Trump and Nuclear Command and Control: The Donald Fits Deterrence to a T.

For the world, US society, just about everything and everybody save the mega rich, the election of Donald Trump as US President is a veritable disaster.

One of the more interesting, and potentially disastrous, aspects to a Trump presidency that many have focused upon, both before and after the election campaign, is his unpredictable irrational persona in the context of nuclear command and control.

One of the world’s leading nuclear analysts, Joshua Pollack, writing at the armscontrolwonk blog post-election observed,

During the campaign, Trump showed himself to be impulsive, prickly, vengeful, ignorant… in brief, ill-qualified for the job of commander-in-chief by any ordinary measure. As Alex Wellerstein, among others, notes, it’s been hard for many people to accept that President Trump, like any other American president, will indeed have the exclusive and unappealable authority to employ nuclear weapons – at any time and in a matter of minutes. No checks, no balances. None at all. None.

However, judged in terms of the Clinton administration’s essentials of post-cold war deterrence study, developed by US Strategic Command during Bill Clinton’s term of office, Donald Trump fits the criteria of nuclear commander in chief to a T

The fact that some elements may appear to be potentially ‘out of control’ can be beneficial to creating and reinforcing fears and doubts in the minds of an adversary’s decision makers. This essential sense of fear is the working force of deterrence. That the U.S. may become irrational and vindictive if its vital interests are attacked should be part of the national persona we project to all adversaries.

I have the belief that these words were, effectively, put into place in March 2003 with the invasion of Iraq. I have the hunch that hitting Iraq, which had nothing to do with 9/11, was partly about showing the world that the US would indeed “become irrational and vindictive if its vital interests are attacked.”

Herein lies the problem with much of the critique. It assumes, tacitly, despite the empirical record, that command and control of US nuclear weapons has been a sober risk free affair up until now, that is up until Trump. This isn’t true, as the above quote shows.

I have read a similar point being made in a declassified Ford administration document by Brent Scowcfroft, the dean of sober realists. If memory serves Scowcroft made this point at a meeting of the National Security Council.

Consider also the astonishingly reckless behaviour of President Kennedy during the Cuban Missile Crisis. Kennedy stated that during the crisis there was a 1/3 to 1/2 chance of nuclear war. If you study the Crisis carefully you will see that Kennedy quite consciously ran this risk, 1/3 to even of nuclear war, for little more reason than to maintain the prestige of the US, what analysts in the strategic literature refer to as “credibility.”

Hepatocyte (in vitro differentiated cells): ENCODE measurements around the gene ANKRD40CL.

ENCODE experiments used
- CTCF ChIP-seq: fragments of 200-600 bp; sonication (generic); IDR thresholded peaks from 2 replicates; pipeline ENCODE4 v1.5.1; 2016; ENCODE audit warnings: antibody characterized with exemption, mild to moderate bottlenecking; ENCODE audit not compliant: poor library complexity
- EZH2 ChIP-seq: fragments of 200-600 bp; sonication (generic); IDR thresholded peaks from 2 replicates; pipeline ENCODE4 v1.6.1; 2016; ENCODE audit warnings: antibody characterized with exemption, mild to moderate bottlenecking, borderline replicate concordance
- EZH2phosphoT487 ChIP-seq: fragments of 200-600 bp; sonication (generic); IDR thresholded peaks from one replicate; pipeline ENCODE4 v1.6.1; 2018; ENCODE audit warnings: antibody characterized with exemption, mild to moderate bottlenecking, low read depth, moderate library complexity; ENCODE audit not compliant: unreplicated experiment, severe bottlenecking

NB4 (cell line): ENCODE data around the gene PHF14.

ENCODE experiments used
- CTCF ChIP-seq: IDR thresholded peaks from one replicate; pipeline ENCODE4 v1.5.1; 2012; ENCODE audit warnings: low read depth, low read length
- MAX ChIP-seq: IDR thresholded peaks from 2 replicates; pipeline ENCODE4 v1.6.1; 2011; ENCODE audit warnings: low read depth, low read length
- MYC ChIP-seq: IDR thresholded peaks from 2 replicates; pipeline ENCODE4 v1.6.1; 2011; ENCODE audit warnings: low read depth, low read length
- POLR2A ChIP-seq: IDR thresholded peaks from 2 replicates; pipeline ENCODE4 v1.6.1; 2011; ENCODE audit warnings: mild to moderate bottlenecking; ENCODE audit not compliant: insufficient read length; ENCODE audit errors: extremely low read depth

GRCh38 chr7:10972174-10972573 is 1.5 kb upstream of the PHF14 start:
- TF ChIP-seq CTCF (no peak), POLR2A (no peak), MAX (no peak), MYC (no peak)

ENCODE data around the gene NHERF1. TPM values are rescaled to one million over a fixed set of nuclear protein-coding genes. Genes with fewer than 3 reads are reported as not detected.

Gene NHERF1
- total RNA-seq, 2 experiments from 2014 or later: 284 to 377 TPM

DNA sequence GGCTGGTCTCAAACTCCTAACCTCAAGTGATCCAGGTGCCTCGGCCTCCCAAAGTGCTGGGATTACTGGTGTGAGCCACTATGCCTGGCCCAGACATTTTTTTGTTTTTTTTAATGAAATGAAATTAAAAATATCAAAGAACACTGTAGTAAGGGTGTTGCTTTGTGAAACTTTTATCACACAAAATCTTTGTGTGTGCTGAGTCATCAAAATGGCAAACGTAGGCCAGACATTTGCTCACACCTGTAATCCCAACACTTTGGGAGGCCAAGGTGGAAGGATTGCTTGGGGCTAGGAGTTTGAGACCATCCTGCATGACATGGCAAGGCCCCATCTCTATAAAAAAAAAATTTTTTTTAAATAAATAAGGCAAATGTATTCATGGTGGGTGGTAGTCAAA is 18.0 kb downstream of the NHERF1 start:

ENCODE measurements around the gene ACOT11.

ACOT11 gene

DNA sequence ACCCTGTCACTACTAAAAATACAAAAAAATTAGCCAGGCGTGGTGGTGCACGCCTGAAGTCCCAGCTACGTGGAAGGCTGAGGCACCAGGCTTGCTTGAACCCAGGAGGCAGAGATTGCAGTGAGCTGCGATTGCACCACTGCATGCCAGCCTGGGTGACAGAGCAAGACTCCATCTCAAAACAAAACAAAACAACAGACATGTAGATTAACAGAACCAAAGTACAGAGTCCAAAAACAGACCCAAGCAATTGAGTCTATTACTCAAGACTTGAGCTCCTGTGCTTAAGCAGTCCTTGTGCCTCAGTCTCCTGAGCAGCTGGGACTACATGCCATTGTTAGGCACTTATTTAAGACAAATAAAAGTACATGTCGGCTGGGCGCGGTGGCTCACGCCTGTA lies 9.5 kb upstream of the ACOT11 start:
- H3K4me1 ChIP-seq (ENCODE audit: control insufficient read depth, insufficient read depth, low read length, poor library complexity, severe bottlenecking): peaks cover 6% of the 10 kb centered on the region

The operative value of US nuclear commanders in chief is that credibility matters more than human survival.

But try and find any analysis of the Crisis from a liberal arms controller, or anybody else for that matter, which reproaches Kennedy for his reckless conduct that so imperilled humanity, on so trivial grounds. One can’t do this for that would be to puncture the saintly aura of Camelot.

The maintenance of a posture of irrationality is something emphasised by formal models of deterrence in game theory or rational choice theory. The noted game theorist Thomas Schelling referred this to as “the threat that leaves something to chance.” This threat is made credible upon the cultivation of a certain posture of irrationality. From the perspective of rational choice theory James Dean, and the Donald, makes for credible deterrence.

The United States strategic triad is maintained because it provides an umbrella of power upon which a certain conception of world order rests, one based on US hegemony for reasons of state and profit, not so much to deter the continental United States from a nuclear first strike. Beneath this umbrella the US projects conventional military firepower to prop up world order.

Deterrence under such circumstances is best made credible through a certain irrational posturing, through the threat that leaves something to chance. The problem with Trump is not that he is, or will be, a nuclear outlier it is that his, seemingly, irrational and unpredictable persona is all too consistent with the essence of deterrence.

Trump should alarm us, but we should be alarmed with Trump because he fits snuggly into a long line of irrationality and recklessness that came before him. The problem here is not one man. The problem is deterrence itself.

A system of world order based on hegemony and global injustice propped up by the ever present threat of nuclear annihilation is irrational and dangerous. That should be the primary focus of our concerns.

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